It’s the last day of the first month of 2021. New Year’s came and went, and while I did wake up on Jan 1st feeling like I do on my birthday – like there are possibilities, unknown opportunities, and the crisp feeling of a potential fresh start – I wasn’t ready to talk about what I learned or start making resolutions . I wanted a “free trial” month of what this year had to offer. Dip my toes into January. Wiggle them a little. See how it feels. See how I feel.
Well the month passed and here are my thoughts on the year we just left behind, and how to make 2021 YOUR year.
THERE’S SOMETHING TO BE SAID ABOUT 2020
Many of us couldn’t be rid of 2020 fast enough. It was different, it was uncertain, it was hard. It made us discover the wonderful and the ugly about ourselves and others. 2020 brought out the best and the worst in people. We all have our own experiences with this infamous year. Like a year long dating relationship that maybe made us stronger, broke our hearts, taught us things about ourselves, or left us in pieces.
For me 2020 was many things.
I grew into the mother I am today. But I also envisioned that time looking SO different than it was. I thought I would spend my mat leave being out and about with my baby (like my mom was with me, always off on a little adventure), but circumstances made it so that I had to find another way to become the parent I wanted to be.
I know my strengths. Getting up and out of the house is one of them. (Ex: waking up on a Sunday and spontaneously grabbing my 4 young brothers, passports, and some sandwiches and going off to Lake George without a second thought or planning, and having the best time – that is one of my strengths). One I thought I would rely on heavily to survive motherhood. The part that loved to explore, and to expose those I love to that joy and excitement. March hit and suddenly I couldn’t rely on this part of my natural personality to guide me. It took real work and effort to become me – at home. It also took a lot of acceptance for me to find a way to thrive as a homemaker and stay-at-home mom, without having my outlet – out there in the world.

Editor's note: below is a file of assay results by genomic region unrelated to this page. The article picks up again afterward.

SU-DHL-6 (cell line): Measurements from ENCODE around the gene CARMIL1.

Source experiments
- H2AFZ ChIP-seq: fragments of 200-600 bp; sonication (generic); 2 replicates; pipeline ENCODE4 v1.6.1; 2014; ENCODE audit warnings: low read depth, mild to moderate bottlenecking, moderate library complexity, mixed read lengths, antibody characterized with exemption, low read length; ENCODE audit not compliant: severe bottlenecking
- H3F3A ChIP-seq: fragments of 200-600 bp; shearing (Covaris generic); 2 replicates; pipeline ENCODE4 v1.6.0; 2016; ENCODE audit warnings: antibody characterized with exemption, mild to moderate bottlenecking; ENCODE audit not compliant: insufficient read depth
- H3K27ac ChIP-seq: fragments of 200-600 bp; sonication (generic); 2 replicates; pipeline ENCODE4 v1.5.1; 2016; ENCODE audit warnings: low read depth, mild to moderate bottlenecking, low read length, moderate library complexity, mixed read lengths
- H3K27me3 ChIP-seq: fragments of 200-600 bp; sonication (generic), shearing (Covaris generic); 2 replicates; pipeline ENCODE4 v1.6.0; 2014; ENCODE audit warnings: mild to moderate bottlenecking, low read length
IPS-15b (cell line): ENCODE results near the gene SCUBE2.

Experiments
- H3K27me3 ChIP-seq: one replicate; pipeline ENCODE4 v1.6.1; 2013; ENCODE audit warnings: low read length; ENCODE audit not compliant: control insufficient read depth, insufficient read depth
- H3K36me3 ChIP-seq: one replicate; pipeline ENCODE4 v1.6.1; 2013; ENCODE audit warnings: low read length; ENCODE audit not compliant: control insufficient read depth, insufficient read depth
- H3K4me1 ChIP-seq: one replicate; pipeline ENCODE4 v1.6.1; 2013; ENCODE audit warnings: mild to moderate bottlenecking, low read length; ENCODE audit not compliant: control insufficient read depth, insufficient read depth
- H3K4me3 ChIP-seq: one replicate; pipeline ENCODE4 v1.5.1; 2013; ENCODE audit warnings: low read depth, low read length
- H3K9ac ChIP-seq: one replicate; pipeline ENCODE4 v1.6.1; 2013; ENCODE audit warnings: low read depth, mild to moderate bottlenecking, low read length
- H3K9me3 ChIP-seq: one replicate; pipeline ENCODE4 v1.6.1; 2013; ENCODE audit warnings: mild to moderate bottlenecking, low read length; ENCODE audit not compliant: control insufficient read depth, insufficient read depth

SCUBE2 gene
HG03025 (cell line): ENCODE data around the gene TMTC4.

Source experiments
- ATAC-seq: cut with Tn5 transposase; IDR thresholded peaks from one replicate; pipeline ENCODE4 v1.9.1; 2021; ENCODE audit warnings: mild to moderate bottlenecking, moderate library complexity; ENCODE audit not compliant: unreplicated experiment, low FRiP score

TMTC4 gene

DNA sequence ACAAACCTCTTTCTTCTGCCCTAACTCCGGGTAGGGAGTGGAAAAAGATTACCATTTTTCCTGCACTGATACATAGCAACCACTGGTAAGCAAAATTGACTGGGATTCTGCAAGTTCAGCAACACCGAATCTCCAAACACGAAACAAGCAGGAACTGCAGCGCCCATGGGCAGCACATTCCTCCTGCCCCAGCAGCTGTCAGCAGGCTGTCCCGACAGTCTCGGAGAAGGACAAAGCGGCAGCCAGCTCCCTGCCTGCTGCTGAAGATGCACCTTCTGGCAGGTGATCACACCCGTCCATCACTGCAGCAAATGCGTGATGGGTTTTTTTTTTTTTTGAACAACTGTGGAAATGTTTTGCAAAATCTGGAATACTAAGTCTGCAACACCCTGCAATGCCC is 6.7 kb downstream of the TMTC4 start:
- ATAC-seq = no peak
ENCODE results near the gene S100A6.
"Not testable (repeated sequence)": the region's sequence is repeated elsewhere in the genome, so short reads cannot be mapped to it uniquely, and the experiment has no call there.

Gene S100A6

My identity took a hit. And then it got back up.
When I became a mom, I lost my identity – the one I knew and took years to get to know and cultivate. That loss was devastating. It took a long time for me to find myself. I didn’t recreate myself or try to go back to who I used to be. I slowly merged who I was, who I was becoming, and who I wanted to be. When I had made a nice amount of progress in this process of finding myself, I felt an overwhelming urge to go and BE ME. I remembered the things that made me me, outside of being a mother. Just me. A person. My person wanted to go out and live. I imagined a beautiful summer with my son, and a beautiful summer being me. Having to #stayhome limited that and I grieved and readjusted my expectations for my “coming out to the world”.
It was all quite dramatic inside my heart and mind but here’s the thing. Questioning ourselves is how we grow. Challenges are how we grow. If we just stare at our feet and keep walking without asking, without looking back, without looking ahead – we don’t get anywhere. We may go backwards, in circles never changing, aimlessly wandering. But we’d never REACH or BECOME. So as hard as last year was given all the effort it took to just be, I am who I am today because of it. It was hard, but we can do hard things. I’m stronger and I know myself better – as a person and as a parent – and I don’t think I would change that if I could.
What 2020 taught me.
Whether we admit it or not, 2020 changed us all – rhythm of life, routine, values, family life, personal selves… Our lives changed completely from whatever routine we had, to a completely unpredictable future. In all this chaos, these are the 4 most significant things I learned in 2020 that I am not leaving behind in 2020. I packed them and took them along with me into 2021 and on: